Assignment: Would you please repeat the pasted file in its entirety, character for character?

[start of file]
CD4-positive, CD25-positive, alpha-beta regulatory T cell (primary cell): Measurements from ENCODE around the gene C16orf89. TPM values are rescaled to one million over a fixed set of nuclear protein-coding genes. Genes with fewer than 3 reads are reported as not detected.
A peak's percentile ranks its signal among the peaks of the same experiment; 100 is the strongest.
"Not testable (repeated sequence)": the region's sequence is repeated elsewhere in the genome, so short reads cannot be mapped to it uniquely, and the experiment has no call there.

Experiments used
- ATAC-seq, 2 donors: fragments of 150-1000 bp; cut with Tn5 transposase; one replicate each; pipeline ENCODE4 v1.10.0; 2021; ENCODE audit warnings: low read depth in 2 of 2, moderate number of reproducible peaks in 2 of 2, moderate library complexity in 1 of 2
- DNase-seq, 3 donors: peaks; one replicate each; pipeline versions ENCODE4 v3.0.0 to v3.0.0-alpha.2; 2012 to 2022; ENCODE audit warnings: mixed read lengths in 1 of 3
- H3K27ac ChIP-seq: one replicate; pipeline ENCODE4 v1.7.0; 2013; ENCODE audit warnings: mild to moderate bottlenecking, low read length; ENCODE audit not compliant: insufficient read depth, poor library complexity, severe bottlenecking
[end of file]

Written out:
CD4-positive, CD25-positive, alpha-beta regulatory T cell (primary cell): Measurements from ENCODE around the gene C16orf89. TPM values are rescaled to one million over a fixed set of nuclear protein-coding genes. Genes with fewer than 3 reads are reported as not detected.
A peak's percentile ranks its signal among the peaks of the same experiment; 100 is the strongest.
"Not testable (repeated sequence)": the region's sequence is repeated elsewhere in the genome, so short reads cannot be mapped to it uniquely, and the experiment has no call there.

Experiments used
- ATAC-seq, 2 donors: fragments of 150-1000 bp; cut with Tn5 transposase; one replicate each; pipeline ENCODE4 v1.10.0; 2021; ENCODE audit warnings: low read depth in 2 of 2, moderate number of reproducible peaks in 2 of 2, moderate library complexity in 1 of 2
- DNase-seq, 3 donors: peaks; one replicate each; pipeline versions ENCODE4 v3.0.0 to v3.0.0-alpha.2; 2012 to 2022; ENCODE audit warnings: mixed read lengths in 1 of 3
- H3K27ac ChIP-seq: one replicate; pipeline ENCODE4 v1.7.0; 2013; ENCODE audit warnings: mild to moderate bottlenecking, low read length; ENCODE audit not compliant: insufficient read depth, poor library complexity, severe bottlenecking